A Utah lawmaker’s campaign to take back federal lands is getting new, national traction thanks to a Nevada rancher’s standoff with the U.S. Bureau of Land Management.
Ken Ivory, R-West Jordan, is head of a political nonprofit called the American Lands Council. Its goal is to get the federal government to relinquish control of most federal lands to the states.
Ivory’s ideas are getting national exposure because of rancher Cliven Bundy’s fight over federal lands in Nevada. Ivory’s group sponsored a meeting at the State Capitol last week with leaders from nine western states.
“What we’re seeing throughout these lands,” he said to reporters at a news conference afterwards, “is that they’re ungovernable for the protection of our people, for the health and the safety and the welfare, the ability to educate our children to take care of our old people and sick people and poor people and roads and public safety because so much of this land is being controlled by a federal government that simply doesn’t have the resources and the reach and the ability to manage effectively.”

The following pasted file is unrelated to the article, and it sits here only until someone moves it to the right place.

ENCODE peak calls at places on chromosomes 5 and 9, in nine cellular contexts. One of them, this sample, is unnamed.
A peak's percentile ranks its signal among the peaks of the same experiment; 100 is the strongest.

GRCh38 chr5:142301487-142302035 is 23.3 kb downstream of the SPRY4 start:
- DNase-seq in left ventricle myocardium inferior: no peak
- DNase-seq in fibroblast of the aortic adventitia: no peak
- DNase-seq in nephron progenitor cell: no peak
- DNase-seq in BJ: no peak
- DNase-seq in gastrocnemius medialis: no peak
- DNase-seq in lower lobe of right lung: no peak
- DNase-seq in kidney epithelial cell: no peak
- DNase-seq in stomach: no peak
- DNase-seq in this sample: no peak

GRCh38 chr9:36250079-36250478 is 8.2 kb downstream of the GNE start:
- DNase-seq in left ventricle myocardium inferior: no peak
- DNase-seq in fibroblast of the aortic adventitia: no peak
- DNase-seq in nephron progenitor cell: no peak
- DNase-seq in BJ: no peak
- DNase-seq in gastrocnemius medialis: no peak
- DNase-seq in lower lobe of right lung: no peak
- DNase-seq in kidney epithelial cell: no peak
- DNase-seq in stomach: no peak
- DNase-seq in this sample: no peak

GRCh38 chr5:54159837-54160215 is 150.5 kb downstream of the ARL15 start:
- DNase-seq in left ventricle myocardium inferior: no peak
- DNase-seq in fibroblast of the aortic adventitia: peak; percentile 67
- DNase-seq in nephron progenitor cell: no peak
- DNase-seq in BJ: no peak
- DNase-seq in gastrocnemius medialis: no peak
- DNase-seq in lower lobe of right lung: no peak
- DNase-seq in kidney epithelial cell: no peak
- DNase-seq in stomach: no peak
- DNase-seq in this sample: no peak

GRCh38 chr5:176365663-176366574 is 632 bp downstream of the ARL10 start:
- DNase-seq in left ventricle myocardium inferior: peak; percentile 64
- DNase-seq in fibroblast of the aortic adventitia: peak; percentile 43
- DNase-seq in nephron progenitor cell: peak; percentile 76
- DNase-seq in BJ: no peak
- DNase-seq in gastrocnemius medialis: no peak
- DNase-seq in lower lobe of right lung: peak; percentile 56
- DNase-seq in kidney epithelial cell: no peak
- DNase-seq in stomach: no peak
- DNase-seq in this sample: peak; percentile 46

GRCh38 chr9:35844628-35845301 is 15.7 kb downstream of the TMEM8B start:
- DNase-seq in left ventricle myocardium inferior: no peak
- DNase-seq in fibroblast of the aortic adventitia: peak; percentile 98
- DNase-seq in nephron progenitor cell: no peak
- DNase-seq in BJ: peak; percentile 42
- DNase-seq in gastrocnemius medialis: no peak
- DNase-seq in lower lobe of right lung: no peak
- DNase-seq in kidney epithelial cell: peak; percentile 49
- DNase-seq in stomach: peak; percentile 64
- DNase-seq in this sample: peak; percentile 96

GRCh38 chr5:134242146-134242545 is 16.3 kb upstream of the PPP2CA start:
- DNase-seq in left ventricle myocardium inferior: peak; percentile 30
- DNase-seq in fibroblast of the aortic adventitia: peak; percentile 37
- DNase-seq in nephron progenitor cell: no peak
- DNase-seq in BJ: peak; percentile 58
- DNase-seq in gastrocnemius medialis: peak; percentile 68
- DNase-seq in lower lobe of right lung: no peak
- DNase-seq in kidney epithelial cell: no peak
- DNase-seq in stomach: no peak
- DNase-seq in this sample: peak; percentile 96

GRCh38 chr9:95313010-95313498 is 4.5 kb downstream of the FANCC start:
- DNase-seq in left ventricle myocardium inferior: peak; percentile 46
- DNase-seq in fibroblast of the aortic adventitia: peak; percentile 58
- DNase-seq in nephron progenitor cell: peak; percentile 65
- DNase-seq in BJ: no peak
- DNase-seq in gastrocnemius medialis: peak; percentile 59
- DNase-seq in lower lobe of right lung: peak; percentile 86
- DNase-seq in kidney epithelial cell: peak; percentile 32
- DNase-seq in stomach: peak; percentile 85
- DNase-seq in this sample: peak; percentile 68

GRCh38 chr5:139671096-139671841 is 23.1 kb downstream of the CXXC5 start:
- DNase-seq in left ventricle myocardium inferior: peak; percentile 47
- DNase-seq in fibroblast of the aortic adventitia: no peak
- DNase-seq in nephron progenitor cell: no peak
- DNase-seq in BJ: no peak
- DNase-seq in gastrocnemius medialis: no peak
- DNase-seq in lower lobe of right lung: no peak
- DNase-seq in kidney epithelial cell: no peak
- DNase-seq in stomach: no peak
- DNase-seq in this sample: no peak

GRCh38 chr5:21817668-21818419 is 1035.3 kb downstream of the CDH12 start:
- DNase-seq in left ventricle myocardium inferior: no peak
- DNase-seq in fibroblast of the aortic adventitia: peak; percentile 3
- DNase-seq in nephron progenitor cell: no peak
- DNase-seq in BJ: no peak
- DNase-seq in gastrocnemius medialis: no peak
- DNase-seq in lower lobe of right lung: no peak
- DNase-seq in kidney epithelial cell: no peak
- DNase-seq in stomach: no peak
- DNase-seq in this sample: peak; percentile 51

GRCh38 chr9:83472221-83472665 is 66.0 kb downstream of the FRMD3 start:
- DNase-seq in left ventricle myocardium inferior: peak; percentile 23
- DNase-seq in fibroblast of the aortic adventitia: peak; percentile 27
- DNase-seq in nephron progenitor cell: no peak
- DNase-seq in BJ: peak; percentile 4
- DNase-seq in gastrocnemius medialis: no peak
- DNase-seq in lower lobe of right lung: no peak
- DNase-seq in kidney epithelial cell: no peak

Ivory has made Utah the leading state in the lands-transfer movement. He persuaded the state Legislature to pass a bill in 2012 demanding the federal government to turn over 30 million acres it manages in Utah. His nonprofit is recruiting new members and raising money. On Monday, Ivory promoted the lands-transfer concept on Fox and Friends and on Glenn Beck’s radio show.
Tim Wagner is part of the national Sierra Club’s campaign to protect public lands. He says Ivory is sending a mixed message.
“It’s about as wacky an idea as you can possibly get,” says Wagner. “Their whole mantra is basically everything should be privatized, including public lands, including public education. And there’s nothing left for the public trust.”
Wagner points out that Ivory is part of the American Legislative Exchange Council. ALEC is an exclusive think tank that allows legislators to work shoulder to shoulder with companies to develop model legislation on public policy. ALEC has endorsed Ivory’s land-transfer idea, and other Western states are considering it, too.